Diary of a Clipper Racer
Around the world in 333 days with Mark Osgood
Supporting my chosen charity - "Dreams Come True"
Final Diary entry, 54, added Monday 6th October 2003.
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6 - Formal Training - Part C - early September 2002
Part C is the last formal training, consisting of races around the British Coast. The first two training periods took the boats from Southampton to Cardiff and then from Cardiff to Bristol, via Cork. Round-the-Worlders are required to undertake two training periods whilst leggers are required to undertake only one.
I joined the boat in Bristol for the third training period up to Liverpool. There was a good feel about London Clipper after two very successful training periods, despite limited numbers on board. We had a crew of eleven so we were very positive.
We set out early on Tuesday morning and headed out of Bristol, through the lock at the end of the channel and under the Clifton Suspension Bridge. Eight Clipper yachts sailing out of Bristol must have been an impressive sight and despite the early hour, a crowd of people waved us off.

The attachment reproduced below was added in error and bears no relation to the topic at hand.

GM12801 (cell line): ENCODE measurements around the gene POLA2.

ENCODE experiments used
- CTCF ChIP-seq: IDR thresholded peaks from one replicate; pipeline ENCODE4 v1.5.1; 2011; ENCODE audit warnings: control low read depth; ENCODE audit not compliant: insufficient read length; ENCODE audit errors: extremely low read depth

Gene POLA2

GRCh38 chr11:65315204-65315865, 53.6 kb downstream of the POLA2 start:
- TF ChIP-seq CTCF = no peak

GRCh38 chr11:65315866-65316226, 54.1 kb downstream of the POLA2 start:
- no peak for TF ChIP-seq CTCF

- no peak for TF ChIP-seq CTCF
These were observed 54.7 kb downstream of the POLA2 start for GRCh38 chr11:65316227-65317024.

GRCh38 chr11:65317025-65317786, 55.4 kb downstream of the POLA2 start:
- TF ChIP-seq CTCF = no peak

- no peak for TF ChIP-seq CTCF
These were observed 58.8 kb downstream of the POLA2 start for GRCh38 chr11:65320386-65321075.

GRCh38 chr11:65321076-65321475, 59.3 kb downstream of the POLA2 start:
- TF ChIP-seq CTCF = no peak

We were there to race, so once into the Bristol Channel, we lined up to race. It’s in these early stages of the races that I really fancy our chances to do well.
The “Admiral”, our skipper, is an exceptional racing yachtsman who’s sailed for many years and is determined to win. His enthusiasm and confidence are contagious and he excels at giving us the best possible start to each race – and this one was no exception. Unfortunately, there was no wind, and after flopping about for several hours, there was no option but to fire up the engine in the hope that we’d find some wind further round the coast.
We tried again the next day. The wind was good, the start line was set and the race started. Again the wind died. Part C is all about racing but all we were experiencing was life in the Doldrums. So the engine went back on, the Admiral and Cress went backside surfing off the side of the boat to keep morale up - and our suntans were coming along very nicely.
It seemed that whenever no race was planned, the wind sprang up and we had good passages under sail. We also had a great run ashore in Pwllheli in North Wales. Lots of fun but not much racing.
Eventually, we arrived in Liverpool and enjoyed a bit of showing off, formation sailing for the cameras. Then I set off home for my last few weeks sailing a desk.